SCOTTSDALE, Ariz. - Former Arizona Cardinals wide receiver Michael Floyd will spend one day in jail and five days under house arrest for violating his release terms by testing positive for alcohol.
Court records show Floyd's blood alcohol level was tested at .055 while he was being monitored during his release for extreme DUI. Floyd's lawyer claimed Floyd had been drinking kombucha the night he was tested and didn't know the drink contained alcohol.
Kombucha is a fermented tea beverage, and fermentation does create alcohol. But is it enough to cause a blood alcohol reading of .055 and can it really get you drunk?
To be considered a soft drink, kombucha has to contain less than 0.5 percent alcohol by volume.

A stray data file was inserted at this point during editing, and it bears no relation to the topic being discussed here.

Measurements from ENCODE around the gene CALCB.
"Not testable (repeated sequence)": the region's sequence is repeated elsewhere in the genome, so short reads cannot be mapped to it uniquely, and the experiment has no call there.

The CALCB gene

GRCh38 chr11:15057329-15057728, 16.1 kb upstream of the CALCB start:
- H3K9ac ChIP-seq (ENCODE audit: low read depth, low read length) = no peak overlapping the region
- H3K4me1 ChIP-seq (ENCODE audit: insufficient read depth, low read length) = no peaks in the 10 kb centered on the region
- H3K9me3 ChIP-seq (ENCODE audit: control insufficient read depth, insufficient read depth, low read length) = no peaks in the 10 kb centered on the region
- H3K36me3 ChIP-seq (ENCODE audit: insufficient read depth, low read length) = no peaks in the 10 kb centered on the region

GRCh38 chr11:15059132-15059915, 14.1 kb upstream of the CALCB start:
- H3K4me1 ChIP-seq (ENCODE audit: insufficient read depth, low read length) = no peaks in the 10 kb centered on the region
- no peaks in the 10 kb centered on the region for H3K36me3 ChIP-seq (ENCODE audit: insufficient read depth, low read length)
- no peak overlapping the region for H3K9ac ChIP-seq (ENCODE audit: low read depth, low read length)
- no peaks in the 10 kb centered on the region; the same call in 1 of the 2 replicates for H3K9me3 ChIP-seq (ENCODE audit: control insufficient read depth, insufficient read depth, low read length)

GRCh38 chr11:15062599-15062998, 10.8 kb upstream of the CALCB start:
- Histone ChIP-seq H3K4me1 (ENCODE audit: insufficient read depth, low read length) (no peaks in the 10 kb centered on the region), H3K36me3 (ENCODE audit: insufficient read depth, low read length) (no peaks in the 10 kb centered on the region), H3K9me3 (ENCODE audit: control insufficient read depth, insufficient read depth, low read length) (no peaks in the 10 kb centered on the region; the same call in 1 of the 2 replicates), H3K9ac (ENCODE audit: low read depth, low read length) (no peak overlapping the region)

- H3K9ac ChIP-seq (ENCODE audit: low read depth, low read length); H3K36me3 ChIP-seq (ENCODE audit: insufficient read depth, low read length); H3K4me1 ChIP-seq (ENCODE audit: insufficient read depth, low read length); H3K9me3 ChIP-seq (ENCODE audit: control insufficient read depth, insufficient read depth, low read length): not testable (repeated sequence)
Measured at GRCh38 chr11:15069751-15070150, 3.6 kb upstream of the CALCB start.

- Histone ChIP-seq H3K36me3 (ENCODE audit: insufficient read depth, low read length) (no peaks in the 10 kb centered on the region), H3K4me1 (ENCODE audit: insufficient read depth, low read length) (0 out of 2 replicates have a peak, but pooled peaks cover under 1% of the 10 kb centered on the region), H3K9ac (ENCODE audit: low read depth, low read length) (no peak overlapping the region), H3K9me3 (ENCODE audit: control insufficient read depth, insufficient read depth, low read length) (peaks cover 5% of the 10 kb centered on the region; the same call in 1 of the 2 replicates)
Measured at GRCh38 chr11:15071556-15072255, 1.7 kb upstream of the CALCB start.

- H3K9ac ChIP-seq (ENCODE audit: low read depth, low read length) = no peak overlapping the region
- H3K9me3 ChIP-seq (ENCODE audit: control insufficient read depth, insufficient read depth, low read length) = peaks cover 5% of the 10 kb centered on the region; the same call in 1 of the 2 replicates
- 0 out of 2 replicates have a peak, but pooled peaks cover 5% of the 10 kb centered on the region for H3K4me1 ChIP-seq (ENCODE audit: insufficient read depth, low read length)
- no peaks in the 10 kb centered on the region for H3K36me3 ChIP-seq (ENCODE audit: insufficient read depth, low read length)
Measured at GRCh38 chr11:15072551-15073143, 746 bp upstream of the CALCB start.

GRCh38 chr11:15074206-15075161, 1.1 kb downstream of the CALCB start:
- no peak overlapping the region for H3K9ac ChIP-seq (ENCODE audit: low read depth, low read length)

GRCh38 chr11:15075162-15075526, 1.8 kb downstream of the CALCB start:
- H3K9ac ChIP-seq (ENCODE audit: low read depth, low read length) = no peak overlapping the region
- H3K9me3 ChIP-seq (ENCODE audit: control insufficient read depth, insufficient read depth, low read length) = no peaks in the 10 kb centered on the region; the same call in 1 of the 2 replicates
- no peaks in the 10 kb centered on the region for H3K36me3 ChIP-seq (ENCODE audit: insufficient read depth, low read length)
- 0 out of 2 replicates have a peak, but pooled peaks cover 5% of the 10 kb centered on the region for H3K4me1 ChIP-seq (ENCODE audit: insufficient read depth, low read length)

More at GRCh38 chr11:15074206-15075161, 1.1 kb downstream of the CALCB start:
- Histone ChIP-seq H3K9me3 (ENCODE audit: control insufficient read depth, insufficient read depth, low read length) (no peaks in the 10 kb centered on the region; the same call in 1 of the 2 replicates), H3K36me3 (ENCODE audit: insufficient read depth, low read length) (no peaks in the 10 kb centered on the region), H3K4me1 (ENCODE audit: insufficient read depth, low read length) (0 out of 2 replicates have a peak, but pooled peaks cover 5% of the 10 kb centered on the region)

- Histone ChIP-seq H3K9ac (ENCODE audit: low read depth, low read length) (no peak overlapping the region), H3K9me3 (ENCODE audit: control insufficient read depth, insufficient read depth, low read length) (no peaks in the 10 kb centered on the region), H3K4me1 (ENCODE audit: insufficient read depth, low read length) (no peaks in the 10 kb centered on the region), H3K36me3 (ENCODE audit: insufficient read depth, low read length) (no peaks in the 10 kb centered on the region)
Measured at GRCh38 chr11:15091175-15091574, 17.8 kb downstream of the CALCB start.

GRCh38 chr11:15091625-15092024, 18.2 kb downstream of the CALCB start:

We tested that theory by drinking an entire 16 ounce bottle of kombucha in 19 minutes and conducted our own test with a breathalyzer we bought that morning. To clarify, the kombucha we bought was not in the alcohol section and we were not carded.
Halfway through the bottle, the breathalyzer registered a .012 blood alcohol content. It continued to register close to that level for the rest of the bottle.
However, the instructions for the breathalyzer say you should wait to test until 15 minutes after your last drink. This allows the alcohol still in your mouth time to dissipate and reduces the chances of a false positive result that can happen when the breathalyzer reads lingering alcohol fumes, causing the test to result in a number that is higher than what's in your blood.
After 15 minutes, and an entire bottle of kombucha, the breathalyzer registered a .00; legally, stone cold sober.
So while it's possible to trigger a slightly elevated reading immediately after drinking kombucha, it would be very difficult, if not impossible, to raise your blood alcohol level to .055.
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